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Jul 9, 2000
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>>The pressure at a depth of 10 ft is exactly the same whether its the atlantic ocean or a swimming pool.<<

Yes? And?

A rapidly expanding cloud of steam...if there was one....versus the mass of the Atlantic Ocean. The ocean wins out every time.
 

danny perry

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happily at the time of the explosion even those onboard Lusitania didnt feel they were floundering in the open ocean just yet. We have just been arguing about how big the hole in the side of Lusitania was, and it wasnt big enough to let in the whole ocean all at once. It made little difference to the flooding that the ship was at sea: it would have been exactly the same if she was in harbour or an enclosed dock. There was no violent storm bringing waves crashing onto the deck and through the skylights. What did make a difference was that she was underway, so water was forced into the hole.
 
May 3, 2002
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I have followed all this quite closely and it makes good reading.
I would like to offer the following thoughts

"As I just posted on the other thread, did the bow hit the sea bed while the stern was still afloat? only needs maybe 25 degree tilt?"
Danny I don't believe this happened and here's why...
nose_stand_myth_.jpg


no one would have kept their feet much less enable #15 to leave the ship with over 80 souls on board.

I think the idea comes from the testimony of Officer Jones who left in #15

"927. ...and then she went down by the head
herself, and. I take it as far as I can
judge, she upended herself until her
nose touched the bottom and then she sank
down herself.

928. So, according to you, she got into a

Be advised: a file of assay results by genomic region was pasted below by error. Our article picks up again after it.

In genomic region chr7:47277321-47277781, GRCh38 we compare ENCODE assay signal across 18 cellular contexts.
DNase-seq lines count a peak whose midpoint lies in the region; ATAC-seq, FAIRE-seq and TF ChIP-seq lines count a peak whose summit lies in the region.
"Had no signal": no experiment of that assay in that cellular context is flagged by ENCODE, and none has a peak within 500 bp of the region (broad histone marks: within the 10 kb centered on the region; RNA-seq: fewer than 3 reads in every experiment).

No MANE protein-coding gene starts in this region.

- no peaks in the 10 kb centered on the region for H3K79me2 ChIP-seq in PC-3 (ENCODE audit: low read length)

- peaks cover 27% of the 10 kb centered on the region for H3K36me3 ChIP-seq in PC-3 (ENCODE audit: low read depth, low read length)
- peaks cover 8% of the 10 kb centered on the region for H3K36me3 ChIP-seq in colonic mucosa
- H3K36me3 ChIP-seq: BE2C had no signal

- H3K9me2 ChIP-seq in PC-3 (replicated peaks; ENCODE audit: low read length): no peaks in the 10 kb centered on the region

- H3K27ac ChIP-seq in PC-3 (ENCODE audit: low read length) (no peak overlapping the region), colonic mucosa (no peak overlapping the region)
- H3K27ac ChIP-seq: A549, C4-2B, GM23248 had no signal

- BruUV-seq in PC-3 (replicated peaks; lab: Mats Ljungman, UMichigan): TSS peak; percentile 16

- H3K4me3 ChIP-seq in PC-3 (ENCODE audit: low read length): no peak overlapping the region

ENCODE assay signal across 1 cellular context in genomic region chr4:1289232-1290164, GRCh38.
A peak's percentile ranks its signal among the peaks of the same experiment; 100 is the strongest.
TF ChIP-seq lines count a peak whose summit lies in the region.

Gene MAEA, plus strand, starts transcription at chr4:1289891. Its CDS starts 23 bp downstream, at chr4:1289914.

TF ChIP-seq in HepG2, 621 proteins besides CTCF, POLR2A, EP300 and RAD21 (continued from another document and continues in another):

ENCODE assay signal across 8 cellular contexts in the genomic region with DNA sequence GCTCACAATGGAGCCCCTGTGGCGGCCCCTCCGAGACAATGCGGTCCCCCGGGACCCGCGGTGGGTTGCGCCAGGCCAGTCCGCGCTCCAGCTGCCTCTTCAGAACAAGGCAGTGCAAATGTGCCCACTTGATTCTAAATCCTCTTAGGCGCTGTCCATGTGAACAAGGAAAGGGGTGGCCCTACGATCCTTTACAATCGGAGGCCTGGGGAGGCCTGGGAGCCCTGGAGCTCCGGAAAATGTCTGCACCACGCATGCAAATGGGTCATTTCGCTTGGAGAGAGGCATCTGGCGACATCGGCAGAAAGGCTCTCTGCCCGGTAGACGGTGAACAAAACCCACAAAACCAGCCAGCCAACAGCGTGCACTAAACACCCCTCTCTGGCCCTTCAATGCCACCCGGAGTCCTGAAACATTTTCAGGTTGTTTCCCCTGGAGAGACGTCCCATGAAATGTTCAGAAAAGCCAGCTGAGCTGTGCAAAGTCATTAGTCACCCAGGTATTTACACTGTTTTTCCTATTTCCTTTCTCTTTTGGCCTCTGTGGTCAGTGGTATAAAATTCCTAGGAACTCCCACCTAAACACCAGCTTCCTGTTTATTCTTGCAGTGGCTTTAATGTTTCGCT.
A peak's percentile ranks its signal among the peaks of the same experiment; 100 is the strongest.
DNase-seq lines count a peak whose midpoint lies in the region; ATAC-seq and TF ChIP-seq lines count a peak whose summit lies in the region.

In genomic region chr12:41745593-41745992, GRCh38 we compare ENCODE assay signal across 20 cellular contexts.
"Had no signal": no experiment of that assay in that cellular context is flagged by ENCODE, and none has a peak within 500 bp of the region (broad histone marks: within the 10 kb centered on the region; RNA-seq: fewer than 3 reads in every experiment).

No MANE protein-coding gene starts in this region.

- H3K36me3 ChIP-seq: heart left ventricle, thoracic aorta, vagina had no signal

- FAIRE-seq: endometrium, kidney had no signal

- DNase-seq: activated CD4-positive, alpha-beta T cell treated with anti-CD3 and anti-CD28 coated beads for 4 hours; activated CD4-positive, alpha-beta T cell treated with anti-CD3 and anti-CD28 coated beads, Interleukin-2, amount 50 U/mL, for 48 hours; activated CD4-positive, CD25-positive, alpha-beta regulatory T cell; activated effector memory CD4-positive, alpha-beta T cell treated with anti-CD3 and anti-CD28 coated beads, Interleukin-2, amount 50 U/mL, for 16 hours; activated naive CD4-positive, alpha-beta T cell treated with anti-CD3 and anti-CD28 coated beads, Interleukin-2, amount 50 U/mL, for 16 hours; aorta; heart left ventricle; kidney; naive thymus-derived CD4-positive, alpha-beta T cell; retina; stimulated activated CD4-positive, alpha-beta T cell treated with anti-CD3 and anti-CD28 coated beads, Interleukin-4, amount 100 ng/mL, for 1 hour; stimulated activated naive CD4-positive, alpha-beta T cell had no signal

position almost vertical? - I should say
she had an angle of about 30 degrees from
perpendicular.
930. Then, I think you went off, with #15 ..."
-Mersey Inquiry

I first encountered this in a Commutator Article by Eric Sauder and wrote him back in 2002 about it. From there I did a scale drawing test with scaled sea depth. In many books the inforemation of the sinking, in some respects, has been all throwen together.

It is only here, recently, that I have been able to unpackage what really was going on. Much credit must lie with Jim but also the quality of the debate which allows examination and questions of evidence to be engaged in.

regards and thanks

Martin
 

danny perry

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your diagram looks about right and I measure it as 25 degrees tilt. If you sank the ship a bit further the 2nd class island would still be above the water at only 20 degrees. I seem to remember that the officers reported 15 degrees list shortly after the torpedo hit, plus I gather a bit of camber on the deck, so at the last there would still be some ship left with a few people hanging on at not hugely more slope than when people had been rushing about the boat. Personally, the idea came when I noticed it was a 240m ship in only 90m of water. It is not unknown for ships to end up narrow end down on the sea bed and the remainder sticking up out of the water, if only temporarily. If survivors have reported she sank flat, then fair enough, but theoretically the bulkheads were supposed to be keeping water out of the stern. Should we take it that the water reported sloshing about in cabin corridors would be above the level of bulkheads, so could just run back and down into the stern? There might still be hot boilers waiting to be flooded which could account for noises and explosions at the end, but bumping along the sea bed would also explain it.
 

Jim Kalafus

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>>I think the idea comes from the testimony of Officer Jones who left in #15

<<"927. ...and then she went down by the head
herself, and. I take it as far as I can
judge, she upended herself until her
nose touched the bottom and then she sank
down herself.

Garbage.

Allow me to question Jones.

Sir, you were in boat #15, is that correct?
You were in a boat that had 80-86 people in it when it was lowered. Or, not lowered as the case may be. Water came up underneath it, washed it across the boat deck, and into the stays of funnel #3.

You and Assistant Purser Harkness used oars to push the boat out of the stays. The funnel then came down on top of your boat as the ship heeled. Passengers covered their heads, fell into the bottom of the boat, and in at least 4 cases jumped out and began swimming for it.